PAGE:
PostsecondaryProgram for the Advancement of Minorities

Program for the Advancement of Minorities

The Minority Advancement Program (MAP) aims to enhance diversity among college students and graduates in Connecticut. Since its establishment in 1983 MAP has played a role in assisting Connecticut colleges and universities with recruiting and enrolling more minority students. Currently minority students make up 32 percent of the public college and university enrollments totaling 31,654 individuals. This percentage has increased from 20.6 percent ten years ago. Is higher than the overall minority population percentage of 26.7 percent based on the 2010 Census.

Recently MAP has shifted its focus towards addressing the retention and graduation rates of minority students, which have been lower compared to student groups. In the year 2009 10 only 2,907 degrees were awarded to minority undergraduates by public colleges and universities accounting for approximately 20 percent of the total degrees awarded. This emphasizes the importance of initiatives supported by MAP that promote awareness about college opportunities and readiness programs.

The Connecticut Collegiate Awareness and Preparation Program (ConnCAP) is a grant program that encourages all colleges and universities in Connecticut to establish pre college programs for students from low income backgrounds or those who may be the first, in their families to attend college.

ConnCAP focuses on two goals; equipping underrepresented students with the necessary skills and motivation to graduate from high school successfully; as well as preparing them to enter postsecondary education with confidence so they can thrive academically.

The main objective is to enhance the capabilities of education institutions in promoting college access and success for underrepresented minority students. For the 2011 2012 period funding has been allocated to seven programs;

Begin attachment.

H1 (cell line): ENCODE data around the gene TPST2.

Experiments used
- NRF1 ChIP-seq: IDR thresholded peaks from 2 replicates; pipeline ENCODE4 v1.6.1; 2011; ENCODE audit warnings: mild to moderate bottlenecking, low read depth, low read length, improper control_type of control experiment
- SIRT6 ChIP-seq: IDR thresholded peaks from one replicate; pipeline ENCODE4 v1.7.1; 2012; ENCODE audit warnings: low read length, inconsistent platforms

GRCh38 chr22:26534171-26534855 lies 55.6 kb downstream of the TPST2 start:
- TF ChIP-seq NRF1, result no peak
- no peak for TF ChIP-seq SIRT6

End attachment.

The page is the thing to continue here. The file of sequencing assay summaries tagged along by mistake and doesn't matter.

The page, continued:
• University of Bridgeport assisting 50 students
  • University of Connecticut Health Center assisting 100 students
  • University of Connecticut, Storrs assisting 50 students
  • Western Connecticut State University assisting 120 students
  • Central Connecticut State University assisting 125 students
  • Naugatuck Valley Community College assisting 105 students
  • Southern Connecticut State University assisting 110 students

The Community College Scholars (CCS) program supports initiatives that aim to improve the retention and graduation rates of underrepresented college students. CCS achieves this by providing grants to community colleges, across Connecticut.
In the year 2011 2012 there were seven programs that received funding;

  • Naugatuck Valley Community College had 80 students enrolled.
  • Norwalk Community College had 50 students enrolled.
  • Quinebaug Valley Community College had 50 students enrolled.
  • Three Rivers Community College had 77 students enrolled.
  • Capital Community College had 80 students enrolled.
  • Housatonic Community College had 77 students enrolled.
  • Manchester Community College had 60 students enrolled.

There is also a program called the University Success Program (USP) that focuses on assisting students, in four year institutions. In the academic year four programs were funded;

  • Southern Connecticut State University had 25 students.
  • The University of Connecticut Storrs also served 25 matriculating students.
  • Central Connecticut State University had 60 matriculating students.
  • Eastern Connecticut State University had 65 students.

Jayson Peterson is an experienced pharmacist, naturopathic physician, medical examiner, and minister. After earning his Doctor of Pharmacy degree from the Medical University of South Carolina, Jayson Peterson completed clinical rotations at several prestigious healthcare institutions and has been affiliated with several pharmacy chains throughout his career. His main passion and zeal is focused on providing world-class patient care by giving precise details and thorough instructions to those who need it most.


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